Enter PETA:

In the U.S. District Court for the Northern District of California, PETA, on behalf of Naruto the ape,  has now sued Slater for copyright infringement, arguing that U.S. copyright law doesn’t prohibit an animal from owning a copyright and that Naruto should be the rightful owner of his selfies. PETA seeks a court order allowing it to administer all proceeds from the photos for the benefit of Naruto and other Crested Macaques living in Indonesia.

While the U.S. Copyright Office explicitly stated that it only registers copyrights for works produced by human beings,  Jeffrey Kerr, a lawyer with PETA, said the copyright office policy ‘is only an opinion,’ and the U.S. Copyright Act itself does not contain language limiting copyrights to humans. In fact, the Introduction to the Third Edition of the Compendium of U.S. Copyright Office Practices admittedly states that “the policies and practices set forth in the Compendium do not in themselves have the force and effect of law”.

However, the U.S. Copyright Office goes on to state that its Compendium “does explain the legal rationale and determinations of the U.S. Copyright Office…….[and] the Supreme Court recognized that courts may consider the interpretations set forth in administrative manuals, policy statements, and similar materials “to the extent that those interpretations have ‘the power to persuade.’ Christensen v. Harris County, 529 U.S. 576, 587 (2000).”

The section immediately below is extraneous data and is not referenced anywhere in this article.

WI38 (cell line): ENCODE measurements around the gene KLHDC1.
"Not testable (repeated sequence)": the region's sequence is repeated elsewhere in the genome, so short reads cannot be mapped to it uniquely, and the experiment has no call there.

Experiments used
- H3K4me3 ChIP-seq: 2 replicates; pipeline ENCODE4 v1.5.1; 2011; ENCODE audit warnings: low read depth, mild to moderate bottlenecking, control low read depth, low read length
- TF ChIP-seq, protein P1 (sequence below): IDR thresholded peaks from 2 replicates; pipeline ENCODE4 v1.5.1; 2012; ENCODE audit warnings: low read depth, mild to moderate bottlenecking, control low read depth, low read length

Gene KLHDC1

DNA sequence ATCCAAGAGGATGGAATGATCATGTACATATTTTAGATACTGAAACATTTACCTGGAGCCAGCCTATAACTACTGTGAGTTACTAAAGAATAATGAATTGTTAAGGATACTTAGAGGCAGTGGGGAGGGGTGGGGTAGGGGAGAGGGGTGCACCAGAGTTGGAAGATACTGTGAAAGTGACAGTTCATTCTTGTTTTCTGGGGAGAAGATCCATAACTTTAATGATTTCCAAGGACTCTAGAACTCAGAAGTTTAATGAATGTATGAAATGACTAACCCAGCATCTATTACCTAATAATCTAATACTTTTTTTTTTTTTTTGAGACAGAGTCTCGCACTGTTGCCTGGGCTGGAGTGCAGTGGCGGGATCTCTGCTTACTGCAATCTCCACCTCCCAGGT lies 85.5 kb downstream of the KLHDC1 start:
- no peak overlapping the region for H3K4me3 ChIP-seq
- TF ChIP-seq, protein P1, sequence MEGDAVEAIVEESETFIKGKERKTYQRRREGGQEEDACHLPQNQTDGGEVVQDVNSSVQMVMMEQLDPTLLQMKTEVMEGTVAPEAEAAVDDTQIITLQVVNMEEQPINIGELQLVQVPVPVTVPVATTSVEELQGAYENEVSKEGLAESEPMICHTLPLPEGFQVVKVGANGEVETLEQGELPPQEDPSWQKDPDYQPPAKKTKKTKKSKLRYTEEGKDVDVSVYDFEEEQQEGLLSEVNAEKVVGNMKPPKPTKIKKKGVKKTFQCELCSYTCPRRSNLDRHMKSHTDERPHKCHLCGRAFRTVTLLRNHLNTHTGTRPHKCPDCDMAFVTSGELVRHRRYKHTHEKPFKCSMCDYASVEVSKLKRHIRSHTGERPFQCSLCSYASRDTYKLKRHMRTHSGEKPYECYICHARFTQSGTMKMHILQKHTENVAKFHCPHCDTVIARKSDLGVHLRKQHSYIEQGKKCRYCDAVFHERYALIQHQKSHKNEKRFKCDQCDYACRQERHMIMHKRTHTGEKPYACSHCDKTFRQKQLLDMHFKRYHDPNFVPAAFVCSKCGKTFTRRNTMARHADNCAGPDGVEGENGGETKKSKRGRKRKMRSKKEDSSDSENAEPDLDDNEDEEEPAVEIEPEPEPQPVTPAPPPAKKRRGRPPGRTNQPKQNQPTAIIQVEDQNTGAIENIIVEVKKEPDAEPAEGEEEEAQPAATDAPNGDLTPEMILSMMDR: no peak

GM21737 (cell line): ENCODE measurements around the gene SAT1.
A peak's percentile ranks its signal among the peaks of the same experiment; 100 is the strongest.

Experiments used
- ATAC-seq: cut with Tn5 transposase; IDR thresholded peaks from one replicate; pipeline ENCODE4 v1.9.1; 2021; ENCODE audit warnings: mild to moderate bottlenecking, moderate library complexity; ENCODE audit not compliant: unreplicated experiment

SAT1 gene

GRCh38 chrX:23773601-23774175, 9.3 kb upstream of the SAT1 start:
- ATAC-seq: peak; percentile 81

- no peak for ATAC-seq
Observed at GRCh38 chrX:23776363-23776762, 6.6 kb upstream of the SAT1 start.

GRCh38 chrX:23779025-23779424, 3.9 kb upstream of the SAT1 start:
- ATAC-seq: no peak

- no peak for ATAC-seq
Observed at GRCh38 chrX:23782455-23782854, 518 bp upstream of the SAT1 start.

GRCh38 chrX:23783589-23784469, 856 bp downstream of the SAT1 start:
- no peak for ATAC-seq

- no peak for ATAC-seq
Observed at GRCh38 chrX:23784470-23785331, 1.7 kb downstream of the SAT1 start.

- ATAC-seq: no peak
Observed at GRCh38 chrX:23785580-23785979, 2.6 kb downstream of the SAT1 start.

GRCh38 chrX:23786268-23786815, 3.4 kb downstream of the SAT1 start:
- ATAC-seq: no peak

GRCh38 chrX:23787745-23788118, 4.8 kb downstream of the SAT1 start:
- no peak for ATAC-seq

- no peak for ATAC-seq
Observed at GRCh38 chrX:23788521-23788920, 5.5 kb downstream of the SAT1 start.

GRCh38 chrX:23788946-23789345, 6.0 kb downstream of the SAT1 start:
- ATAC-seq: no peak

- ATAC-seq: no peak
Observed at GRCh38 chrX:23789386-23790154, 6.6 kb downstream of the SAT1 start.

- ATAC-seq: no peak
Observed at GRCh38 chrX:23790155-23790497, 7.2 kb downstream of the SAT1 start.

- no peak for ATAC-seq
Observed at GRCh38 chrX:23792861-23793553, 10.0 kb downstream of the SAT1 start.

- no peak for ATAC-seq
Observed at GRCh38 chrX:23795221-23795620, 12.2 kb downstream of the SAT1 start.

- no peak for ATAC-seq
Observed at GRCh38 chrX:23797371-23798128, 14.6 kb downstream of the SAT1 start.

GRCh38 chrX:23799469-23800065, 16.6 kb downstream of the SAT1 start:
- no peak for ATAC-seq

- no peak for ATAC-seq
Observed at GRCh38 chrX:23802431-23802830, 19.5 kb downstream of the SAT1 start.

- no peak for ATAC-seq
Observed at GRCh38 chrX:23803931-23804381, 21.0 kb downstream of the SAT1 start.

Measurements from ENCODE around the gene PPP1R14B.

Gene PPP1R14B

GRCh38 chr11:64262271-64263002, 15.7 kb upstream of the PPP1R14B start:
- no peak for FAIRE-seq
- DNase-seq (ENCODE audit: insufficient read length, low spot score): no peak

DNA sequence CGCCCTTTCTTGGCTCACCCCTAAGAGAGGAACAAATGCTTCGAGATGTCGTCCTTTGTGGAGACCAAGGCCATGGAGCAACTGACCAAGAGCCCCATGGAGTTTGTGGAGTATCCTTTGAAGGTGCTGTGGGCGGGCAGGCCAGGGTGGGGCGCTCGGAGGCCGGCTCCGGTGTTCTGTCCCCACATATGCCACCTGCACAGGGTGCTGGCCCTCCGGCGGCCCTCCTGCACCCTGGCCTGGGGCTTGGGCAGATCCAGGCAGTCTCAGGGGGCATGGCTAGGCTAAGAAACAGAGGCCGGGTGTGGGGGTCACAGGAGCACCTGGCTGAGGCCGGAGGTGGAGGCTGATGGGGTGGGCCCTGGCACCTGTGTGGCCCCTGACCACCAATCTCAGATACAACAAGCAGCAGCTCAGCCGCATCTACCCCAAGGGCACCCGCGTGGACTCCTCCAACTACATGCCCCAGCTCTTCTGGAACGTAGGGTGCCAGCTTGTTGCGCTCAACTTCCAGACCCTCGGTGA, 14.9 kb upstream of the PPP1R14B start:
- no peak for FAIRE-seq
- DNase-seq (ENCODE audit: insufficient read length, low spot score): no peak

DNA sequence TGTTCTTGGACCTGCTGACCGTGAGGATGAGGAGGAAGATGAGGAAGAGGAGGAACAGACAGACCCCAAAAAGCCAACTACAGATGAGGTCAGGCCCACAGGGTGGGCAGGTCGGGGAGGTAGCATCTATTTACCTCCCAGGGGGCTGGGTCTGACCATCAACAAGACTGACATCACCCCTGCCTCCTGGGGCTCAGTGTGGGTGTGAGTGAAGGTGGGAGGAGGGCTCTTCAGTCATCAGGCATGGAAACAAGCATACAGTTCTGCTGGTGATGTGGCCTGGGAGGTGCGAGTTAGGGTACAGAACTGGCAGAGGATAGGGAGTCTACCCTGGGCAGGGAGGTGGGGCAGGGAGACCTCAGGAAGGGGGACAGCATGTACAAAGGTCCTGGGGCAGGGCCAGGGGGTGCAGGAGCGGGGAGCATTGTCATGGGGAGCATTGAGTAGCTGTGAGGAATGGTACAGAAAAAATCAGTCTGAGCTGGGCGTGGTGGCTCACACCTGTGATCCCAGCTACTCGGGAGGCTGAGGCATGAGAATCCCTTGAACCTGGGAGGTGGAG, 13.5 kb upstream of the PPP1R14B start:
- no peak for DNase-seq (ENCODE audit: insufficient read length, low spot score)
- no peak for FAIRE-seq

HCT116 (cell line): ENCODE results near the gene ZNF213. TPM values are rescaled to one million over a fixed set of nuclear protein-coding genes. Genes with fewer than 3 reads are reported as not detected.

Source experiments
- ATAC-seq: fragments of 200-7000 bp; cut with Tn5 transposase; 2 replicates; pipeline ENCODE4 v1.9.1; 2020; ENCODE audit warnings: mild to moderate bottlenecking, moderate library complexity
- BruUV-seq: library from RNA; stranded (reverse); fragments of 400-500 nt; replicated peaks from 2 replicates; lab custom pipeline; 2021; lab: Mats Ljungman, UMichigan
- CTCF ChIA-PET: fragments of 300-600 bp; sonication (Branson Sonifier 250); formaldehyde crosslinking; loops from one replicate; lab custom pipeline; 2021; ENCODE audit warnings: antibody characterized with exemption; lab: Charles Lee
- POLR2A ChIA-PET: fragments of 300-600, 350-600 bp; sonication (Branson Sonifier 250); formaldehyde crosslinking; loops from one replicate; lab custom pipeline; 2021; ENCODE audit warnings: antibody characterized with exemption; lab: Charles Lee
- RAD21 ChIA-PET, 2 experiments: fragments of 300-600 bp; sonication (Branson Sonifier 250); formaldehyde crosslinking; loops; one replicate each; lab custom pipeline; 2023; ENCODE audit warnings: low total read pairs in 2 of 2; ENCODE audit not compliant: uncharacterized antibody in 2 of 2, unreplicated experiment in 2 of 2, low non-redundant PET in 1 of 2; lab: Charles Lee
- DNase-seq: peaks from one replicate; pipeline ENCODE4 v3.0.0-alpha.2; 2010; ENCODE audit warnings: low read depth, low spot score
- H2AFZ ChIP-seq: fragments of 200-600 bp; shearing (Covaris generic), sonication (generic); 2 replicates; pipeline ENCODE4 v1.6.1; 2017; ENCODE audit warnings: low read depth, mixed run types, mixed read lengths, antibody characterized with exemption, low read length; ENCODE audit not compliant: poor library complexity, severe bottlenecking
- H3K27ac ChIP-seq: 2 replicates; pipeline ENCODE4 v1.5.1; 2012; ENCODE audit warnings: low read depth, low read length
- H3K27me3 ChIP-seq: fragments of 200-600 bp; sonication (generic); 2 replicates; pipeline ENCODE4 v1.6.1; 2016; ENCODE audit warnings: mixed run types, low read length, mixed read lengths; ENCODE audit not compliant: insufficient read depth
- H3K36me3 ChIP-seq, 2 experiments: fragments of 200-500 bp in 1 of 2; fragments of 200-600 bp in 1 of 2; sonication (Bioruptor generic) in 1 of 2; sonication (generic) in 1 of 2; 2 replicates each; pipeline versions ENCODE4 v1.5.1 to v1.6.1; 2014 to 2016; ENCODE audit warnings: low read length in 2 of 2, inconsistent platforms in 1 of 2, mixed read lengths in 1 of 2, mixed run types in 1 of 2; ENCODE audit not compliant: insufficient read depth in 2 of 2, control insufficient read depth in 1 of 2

Standing is, simply put, the ability or right of a party to sue in court. The attorneys for Slater have moved to dismiss PETA’s case for lack of standing, arguing that a monkey doesn’t have the legal right to utilize the Court system to sue as an individual, even if a human or organization is serving as its representative.[2]

Realistically, PETA’s chances of having a Court grant an ape standing to pursue a copyright claim are slim to none. 

Under Cetacean Community v. Bush, 386 F.3d 1169 (9th Cir. 2004), the test for whether animals have standing is quite simple: unless Congress has plainly stated that animals have the standing to sue, the Courts will not confer standing on animals.

Ostensibly, PETA’s case will be dismissed on that ground.

A change of opinion